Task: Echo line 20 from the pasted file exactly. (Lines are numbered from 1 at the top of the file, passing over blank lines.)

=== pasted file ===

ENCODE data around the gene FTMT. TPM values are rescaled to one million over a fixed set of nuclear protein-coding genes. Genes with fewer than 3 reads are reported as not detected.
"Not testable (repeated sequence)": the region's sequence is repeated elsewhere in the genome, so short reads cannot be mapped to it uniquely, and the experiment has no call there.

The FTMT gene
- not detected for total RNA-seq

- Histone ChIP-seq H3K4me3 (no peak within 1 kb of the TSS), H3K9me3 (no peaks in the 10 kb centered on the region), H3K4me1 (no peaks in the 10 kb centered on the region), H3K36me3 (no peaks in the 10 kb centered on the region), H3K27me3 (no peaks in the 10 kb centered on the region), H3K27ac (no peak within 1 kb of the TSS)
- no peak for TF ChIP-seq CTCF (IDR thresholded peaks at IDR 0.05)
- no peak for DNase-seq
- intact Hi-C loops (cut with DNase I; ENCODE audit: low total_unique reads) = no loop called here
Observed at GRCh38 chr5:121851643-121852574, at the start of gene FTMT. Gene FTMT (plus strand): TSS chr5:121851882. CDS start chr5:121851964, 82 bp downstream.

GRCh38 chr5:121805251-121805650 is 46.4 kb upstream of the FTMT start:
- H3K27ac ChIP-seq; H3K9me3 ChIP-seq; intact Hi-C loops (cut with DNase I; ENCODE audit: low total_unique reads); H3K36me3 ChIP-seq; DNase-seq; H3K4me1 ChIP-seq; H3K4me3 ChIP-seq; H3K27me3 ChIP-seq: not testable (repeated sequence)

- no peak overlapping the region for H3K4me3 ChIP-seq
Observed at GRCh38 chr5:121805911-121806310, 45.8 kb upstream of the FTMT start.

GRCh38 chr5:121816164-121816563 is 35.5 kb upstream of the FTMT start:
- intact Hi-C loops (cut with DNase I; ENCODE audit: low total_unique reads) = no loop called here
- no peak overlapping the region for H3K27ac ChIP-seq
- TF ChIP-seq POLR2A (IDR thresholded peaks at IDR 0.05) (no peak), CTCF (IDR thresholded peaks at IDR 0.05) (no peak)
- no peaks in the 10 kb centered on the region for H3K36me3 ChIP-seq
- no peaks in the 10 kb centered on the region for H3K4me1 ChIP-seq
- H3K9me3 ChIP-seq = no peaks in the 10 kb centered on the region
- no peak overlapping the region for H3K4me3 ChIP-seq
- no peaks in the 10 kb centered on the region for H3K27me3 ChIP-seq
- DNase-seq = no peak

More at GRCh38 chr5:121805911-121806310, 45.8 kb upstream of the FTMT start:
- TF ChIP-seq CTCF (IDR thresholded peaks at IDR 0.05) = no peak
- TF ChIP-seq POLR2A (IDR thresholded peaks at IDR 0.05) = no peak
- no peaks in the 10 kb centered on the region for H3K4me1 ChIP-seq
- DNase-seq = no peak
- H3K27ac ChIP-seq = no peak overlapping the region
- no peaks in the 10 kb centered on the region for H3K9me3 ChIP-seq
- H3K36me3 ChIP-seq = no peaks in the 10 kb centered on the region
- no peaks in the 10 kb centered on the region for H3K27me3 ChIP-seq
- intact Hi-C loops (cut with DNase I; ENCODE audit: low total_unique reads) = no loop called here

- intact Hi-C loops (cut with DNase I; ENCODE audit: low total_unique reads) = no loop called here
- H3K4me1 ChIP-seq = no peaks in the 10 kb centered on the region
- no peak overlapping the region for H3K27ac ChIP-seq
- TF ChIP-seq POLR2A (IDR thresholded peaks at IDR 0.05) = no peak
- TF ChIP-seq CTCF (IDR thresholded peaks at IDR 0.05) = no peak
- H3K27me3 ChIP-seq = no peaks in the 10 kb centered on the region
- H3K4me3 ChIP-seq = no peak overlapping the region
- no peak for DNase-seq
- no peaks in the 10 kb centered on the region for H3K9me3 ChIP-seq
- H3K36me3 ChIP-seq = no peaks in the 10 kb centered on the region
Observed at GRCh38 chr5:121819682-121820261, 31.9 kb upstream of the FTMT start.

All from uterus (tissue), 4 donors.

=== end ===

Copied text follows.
- H3K9me3 ChIP-seq = no peaks in the 10 kb centered on the region